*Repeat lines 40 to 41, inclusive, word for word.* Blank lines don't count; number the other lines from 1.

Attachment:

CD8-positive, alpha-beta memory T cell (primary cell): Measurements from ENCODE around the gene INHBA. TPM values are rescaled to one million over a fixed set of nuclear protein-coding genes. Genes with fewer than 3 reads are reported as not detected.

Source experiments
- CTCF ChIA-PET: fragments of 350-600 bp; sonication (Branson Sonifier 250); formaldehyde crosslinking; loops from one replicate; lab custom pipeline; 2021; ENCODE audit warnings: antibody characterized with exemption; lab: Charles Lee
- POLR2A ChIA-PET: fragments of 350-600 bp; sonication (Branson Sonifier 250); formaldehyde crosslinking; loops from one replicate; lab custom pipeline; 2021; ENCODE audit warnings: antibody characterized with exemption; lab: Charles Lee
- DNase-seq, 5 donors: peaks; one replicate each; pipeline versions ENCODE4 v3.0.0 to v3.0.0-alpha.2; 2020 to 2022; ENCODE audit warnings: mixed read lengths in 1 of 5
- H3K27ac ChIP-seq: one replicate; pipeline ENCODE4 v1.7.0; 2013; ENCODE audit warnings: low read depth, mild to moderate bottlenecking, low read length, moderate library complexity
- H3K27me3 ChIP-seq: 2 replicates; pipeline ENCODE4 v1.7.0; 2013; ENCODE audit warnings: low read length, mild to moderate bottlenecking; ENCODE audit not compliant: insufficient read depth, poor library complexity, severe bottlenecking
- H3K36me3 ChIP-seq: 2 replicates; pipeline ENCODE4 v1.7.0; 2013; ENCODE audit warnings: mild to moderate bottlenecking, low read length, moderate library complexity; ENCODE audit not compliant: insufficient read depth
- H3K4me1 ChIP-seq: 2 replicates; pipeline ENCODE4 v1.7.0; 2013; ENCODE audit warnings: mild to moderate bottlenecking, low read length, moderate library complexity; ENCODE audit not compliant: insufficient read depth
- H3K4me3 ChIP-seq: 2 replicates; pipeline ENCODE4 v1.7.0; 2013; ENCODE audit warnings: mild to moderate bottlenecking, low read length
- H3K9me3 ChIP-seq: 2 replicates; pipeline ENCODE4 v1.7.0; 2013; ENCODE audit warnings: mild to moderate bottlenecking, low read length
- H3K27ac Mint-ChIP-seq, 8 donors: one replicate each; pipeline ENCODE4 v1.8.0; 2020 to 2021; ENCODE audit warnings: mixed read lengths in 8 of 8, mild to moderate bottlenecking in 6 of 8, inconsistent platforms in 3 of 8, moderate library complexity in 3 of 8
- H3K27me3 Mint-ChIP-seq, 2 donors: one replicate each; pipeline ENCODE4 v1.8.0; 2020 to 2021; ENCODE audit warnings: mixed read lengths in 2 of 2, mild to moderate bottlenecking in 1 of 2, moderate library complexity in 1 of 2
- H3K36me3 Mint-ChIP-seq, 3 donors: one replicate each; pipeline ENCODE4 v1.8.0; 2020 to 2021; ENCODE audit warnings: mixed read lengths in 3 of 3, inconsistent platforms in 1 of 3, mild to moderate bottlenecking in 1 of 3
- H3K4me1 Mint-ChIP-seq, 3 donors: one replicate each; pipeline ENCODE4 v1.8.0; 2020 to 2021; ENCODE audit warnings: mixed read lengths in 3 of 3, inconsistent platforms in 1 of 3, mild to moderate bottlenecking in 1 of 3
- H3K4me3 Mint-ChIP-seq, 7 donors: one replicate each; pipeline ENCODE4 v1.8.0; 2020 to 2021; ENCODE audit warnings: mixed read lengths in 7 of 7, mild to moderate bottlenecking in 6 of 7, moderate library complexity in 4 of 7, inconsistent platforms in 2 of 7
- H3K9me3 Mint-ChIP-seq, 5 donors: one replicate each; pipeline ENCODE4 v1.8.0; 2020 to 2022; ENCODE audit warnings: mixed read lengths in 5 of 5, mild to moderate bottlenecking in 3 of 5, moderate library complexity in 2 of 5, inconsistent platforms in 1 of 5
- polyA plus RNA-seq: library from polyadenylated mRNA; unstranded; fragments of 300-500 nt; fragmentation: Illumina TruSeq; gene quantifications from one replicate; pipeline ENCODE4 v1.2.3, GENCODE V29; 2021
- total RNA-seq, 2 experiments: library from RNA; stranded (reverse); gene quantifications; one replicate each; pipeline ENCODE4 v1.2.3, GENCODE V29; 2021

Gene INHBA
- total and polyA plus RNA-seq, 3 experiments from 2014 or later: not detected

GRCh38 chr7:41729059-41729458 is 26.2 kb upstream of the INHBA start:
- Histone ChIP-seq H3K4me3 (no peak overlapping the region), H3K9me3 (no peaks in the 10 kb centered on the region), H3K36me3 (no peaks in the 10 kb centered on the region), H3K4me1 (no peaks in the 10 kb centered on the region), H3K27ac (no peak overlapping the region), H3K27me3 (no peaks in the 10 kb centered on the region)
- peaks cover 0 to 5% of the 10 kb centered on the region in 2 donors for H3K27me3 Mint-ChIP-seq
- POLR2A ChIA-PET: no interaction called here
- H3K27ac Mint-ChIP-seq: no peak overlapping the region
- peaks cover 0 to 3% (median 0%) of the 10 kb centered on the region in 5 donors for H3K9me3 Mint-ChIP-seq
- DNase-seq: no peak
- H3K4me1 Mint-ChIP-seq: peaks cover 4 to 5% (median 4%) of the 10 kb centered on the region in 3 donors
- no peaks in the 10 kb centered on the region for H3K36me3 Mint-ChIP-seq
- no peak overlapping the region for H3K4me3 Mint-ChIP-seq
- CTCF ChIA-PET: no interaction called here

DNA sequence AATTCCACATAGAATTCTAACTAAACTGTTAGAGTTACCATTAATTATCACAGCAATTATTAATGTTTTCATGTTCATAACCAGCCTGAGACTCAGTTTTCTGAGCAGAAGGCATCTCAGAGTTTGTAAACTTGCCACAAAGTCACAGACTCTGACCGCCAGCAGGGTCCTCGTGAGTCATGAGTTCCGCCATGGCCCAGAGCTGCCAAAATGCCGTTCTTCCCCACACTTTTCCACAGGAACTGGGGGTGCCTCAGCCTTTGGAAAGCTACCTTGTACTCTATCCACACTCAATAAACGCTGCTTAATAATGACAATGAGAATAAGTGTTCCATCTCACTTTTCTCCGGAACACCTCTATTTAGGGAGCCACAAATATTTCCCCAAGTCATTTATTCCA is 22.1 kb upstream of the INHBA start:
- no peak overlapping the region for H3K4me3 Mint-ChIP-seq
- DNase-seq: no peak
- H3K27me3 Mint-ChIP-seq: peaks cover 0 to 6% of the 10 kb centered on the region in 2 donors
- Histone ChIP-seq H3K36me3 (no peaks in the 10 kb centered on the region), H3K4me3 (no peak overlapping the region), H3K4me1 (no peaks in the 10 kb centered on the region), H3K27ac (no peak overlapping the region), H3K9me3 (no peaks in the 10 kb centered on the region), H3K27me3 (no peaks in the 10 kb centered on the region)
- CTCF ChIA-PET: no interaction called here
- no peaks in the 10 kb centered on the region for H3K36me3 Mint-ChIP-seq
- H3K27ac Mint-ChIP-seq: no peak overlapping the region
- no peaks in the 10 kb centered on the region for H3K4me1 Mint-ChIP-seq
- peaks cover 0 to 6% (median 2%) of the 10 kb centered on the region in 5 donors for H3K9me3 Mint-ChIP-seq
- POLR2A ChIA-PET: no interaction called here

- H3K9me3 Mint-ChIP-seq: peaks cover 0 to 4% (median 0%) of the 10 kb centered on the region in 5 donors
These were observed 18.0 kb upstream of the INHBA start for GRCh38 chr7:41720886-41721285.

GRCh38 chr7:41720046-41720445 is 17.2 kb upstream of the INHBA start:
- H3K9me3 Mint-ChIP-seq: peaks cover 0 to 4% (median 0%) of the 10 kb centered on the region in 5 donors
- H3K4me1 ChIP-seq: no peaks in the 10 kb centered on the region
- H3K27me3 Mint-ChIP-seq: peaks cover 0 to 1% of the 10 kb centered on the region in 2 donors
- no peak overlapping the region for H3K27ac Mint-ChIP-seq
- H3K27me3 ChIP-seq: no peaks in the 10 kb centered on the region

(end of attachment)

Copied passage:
- H3K27ac Mint-ChIP-seq: no peak overlapping the region
- no peaks in the 10 kb centered on the region for H3K4me1 Mint-ChIP-seq